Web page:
Keep ReadingShow less
Pop Culture

Linda Ronstadt's 1970's ballad is a chart-topping hit once again thanks to 'The Last of Us'

The iconic 70s song "Long, Long Time" was an integral part of an unforgettable episode that fans are calling a masterpiece.

Linda Ronstadt (left), Nick Offerman and Murray Bartlett (right)

HBO’s emotional third episode of the zombie series “The Last Of Us” became an instant favorite among fans, thanks in no small part to Linda Ronstadt’s late 1970s ballad, “Long, Long Time.”

Using the song as the episode’s title, “Long, Long Time,” moves away from the show’s main plot to instead focus on a heartbreakingly beautiful love story between Bill (Nick Offerman) and Frank (Murray Bartlett), from its endearing start all the way to its bittersweet end.

The song makes its first appearance during the initial stages of Bill and Frank’s romance as they play the tune on the piano, just before they share their first kiss.

We see their entire lives together play out—one of closeness, devotion, and savoring homegrown strawberries—until they meet their end. The song then plays on the radio, bringing the bottle episode to a poignant close.

Keep ReadingShow less
Pop Culture

13-year-old ventriloquist sings incredible, sassy version of 'You Don't Own Me' on 'AGT'

Ana-Maria Mărgean only started her hobby in 2020 and is already wowing audiences on "America's Got Talent."

America's Got Talent/Youtube

Ana-Maria Mărgean singing "You Don't Own Me" on "America's Got Talent"

It’s not every day a ventriloquist act is so jaw-dropping that it has to be seen to be believed. But when it does happen, it’s usually on “America’s Got Talent.”

Ana-Maria Mărgean was only 11 years old when she first took to the stage on “Romania’s Got Talent” to show off her ventriloquism skills, an act inspired by videos of fellow ventriloquist and “America’s Got Talent” Season 2 champion Terry Fator.

Using puppets built for her by her parents, the young performer tirelessly spent her quarantine time in 2020 learning how to bring them to life, which led to her receiving a Golden Buzzer and eventually winning the entire series in Romania.

Mărgean is now 13 and a competitor on this season of “America’s Got Talent: All-Stars,” hoping to be crowned the winner and perform her own show in Vegas, just like her hero Fator.

Keep ReadingShow less
Joy

34-year-old man is learning to read on TikTok in series of motivational videos

His reading skills have improved so much that he plans to read 100 books this year.

@oliverspeaks1/TikTok

Oliver James is the biggest star on BookTok.

With over 125,000 followers, 34-year-old Oliver James is a star in the BookTok community. And it all started with a very simple goal: Learn to read.

For most kids, school is a place where they can develop a relationship with learning in a safe environment. For James, school was the opposite. Growing up with learning and behavior disabilities subjected him to abusive teaching practices in special education, which, of course, did nothing to help.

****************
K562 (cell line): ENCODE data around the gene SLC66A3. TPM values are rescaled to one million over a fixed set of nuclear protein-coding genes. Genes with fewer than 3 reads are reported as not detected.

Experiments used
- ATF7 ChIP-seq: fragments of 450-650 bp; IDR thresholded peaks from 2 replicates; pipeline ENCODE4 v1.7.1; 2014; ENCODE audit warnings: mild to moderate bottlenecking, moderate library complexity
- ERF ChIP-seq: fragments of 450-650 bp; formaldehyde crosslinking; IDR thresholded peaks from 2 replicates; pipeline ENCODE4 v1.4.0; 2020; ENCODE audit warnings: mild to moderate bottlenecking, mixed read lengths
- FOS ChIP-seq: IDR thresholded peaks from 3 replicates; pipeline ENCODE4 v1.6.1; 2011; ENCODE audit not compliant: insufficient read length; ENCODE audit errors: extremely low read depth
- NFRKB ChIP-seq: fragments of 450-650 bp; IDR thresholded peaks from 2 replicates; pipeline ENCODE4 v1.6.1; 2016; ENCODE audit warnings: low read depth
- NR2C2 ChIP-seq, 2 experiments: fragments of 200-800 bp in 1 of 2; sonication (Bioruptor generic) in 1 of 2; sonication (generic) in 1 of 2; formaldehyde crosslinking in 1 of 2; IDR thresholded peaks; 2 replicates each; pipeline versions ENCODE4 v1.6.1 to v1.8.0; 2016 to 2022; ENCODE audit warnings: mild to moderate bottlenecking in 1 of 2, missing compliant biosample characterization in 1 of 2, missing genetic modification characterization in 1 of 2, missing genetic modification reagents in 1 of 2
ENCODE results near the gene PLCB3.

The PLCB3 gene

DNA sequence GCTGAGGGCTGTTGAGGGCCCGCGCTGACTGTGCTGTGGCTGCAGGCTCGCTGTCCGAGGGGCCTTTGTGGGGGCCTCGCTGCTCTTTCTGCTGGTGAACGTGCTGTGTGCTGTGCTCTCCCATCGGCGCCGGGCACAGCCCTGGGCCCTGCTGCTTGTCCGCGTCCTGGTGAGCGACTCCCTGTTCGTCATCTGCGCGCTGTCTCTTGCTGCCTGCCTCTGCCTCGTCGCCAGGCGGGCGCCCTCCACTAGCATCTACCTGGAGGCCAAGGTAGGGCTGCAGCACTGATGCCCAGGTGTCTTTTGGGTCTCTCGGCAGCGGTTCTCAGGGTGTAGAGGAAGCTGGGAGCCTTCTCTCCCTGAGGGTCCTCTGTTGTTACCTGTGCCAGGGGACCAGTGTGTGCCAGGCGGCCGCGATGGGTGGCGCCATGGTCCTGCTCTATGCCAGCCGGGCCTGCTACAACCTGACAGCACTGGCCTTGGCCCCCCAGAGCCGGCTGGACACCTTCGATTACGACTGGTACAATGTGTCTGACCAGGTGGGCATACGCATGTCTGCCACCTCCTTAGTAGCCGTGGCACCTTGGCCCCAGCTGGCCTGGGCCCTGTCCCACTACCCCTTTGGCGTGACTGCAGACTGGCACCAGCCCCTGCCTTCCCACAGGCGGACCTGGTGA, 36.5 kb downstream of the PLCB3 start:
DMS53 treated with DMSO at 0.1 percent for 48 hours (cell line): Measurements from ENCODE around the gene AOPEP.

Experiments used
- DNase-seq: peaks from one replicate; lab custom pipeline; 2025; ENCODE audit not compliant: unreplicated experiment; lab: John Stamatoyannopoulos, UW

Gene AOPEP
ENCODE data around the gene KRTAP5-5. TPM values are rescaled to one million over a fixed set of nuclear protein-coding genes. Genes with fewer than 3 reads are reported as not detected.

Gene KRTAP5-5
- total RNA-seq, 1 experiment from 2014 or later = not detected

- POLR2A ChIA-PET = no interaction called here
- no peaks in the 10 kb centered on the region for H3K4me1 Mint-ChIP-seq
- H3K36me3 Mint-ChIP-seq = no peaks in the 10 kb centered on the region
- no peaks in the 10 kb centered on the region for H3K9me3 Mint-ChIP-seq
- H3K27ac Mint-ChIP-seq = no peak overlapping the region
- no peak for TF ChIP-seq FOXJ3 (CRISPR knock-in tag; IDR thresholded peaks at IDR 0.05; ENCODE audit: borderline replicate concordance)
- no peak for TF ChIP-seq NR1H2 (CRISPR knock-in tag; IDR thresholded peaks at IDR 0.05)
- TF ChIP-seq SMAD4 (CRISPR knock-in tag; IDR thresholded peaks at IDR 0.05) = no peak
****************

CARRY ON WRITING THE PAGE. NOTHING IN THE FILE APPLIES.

"The special education system at the time was more focused on behavioral than educating," he told Good Morning America. "So they spent a lotta time restraining us, a lotta time disciplining us, a lotta times putting us in positions to kinda shape us to just not act out in class."

Keep ReadingShow less
Pop Culture

Buffy Sainte-Marie shares what led to her openly breastfeeding on 'Sesame Street' in 1977

The way she explained to Big Bird what she was doing is still an all-time great example.

"Sesame Street" taught kids about life in addition to letters and numbers.

In 1977, singer-songwriter Buffy Sainte-Marie did something revolutionary: She fed her baby on Sesame Street.

The Indigenous Canadian-Ameican singer-songwriter wasn't doing anything millions of other mothers hadn't done—she was simply feeding her baby. But the fact that she was breastfeeding him was significant since breastfeeding in the United States hit an all-time low in 1971 and was just starting to make a comeback. The fact that she did it openly on a children's television program was even more notable, since "What if children see?" has been a key pearl clutch for people who criticize breastfeeding in public.

But the most remarkable thing about the "Sesame Street" segment was the lovely interchange between Big Bird and Sainte-Marie when he asked her what she was doing.

Keep ReadingShow less
via Pexels

A couple celebrates while packing their home.

One of the topics that we like to highlight on Upworthy is people who are redefining what it means to be in a relationship. Recently, we’ve shared the stories of platonic life partners, moms who work together as part of a “mommune” and a polyamorous family with four equally-committed parents.

A growing number of people are reevaluating traditional relationships and entering lifestyles that work for them instead of trying to fit into preexisting roles. It makes sense because the more lifestyle options that are available, the greater chance we have to be happy.

A recent trend in unconventional relationships is married couples "living apart together," or LATs as they are known among mental health professionals.

Actress Helena Bonham Carter and director Tim Burton, actress Gwyneth Paltrow and producer Brad Falchuk, and photographer Annie Leibovitz and activist Susan Sontag are all high-profile couples who’ve embraced the LAT lifestyle.

Keep ReadingShow less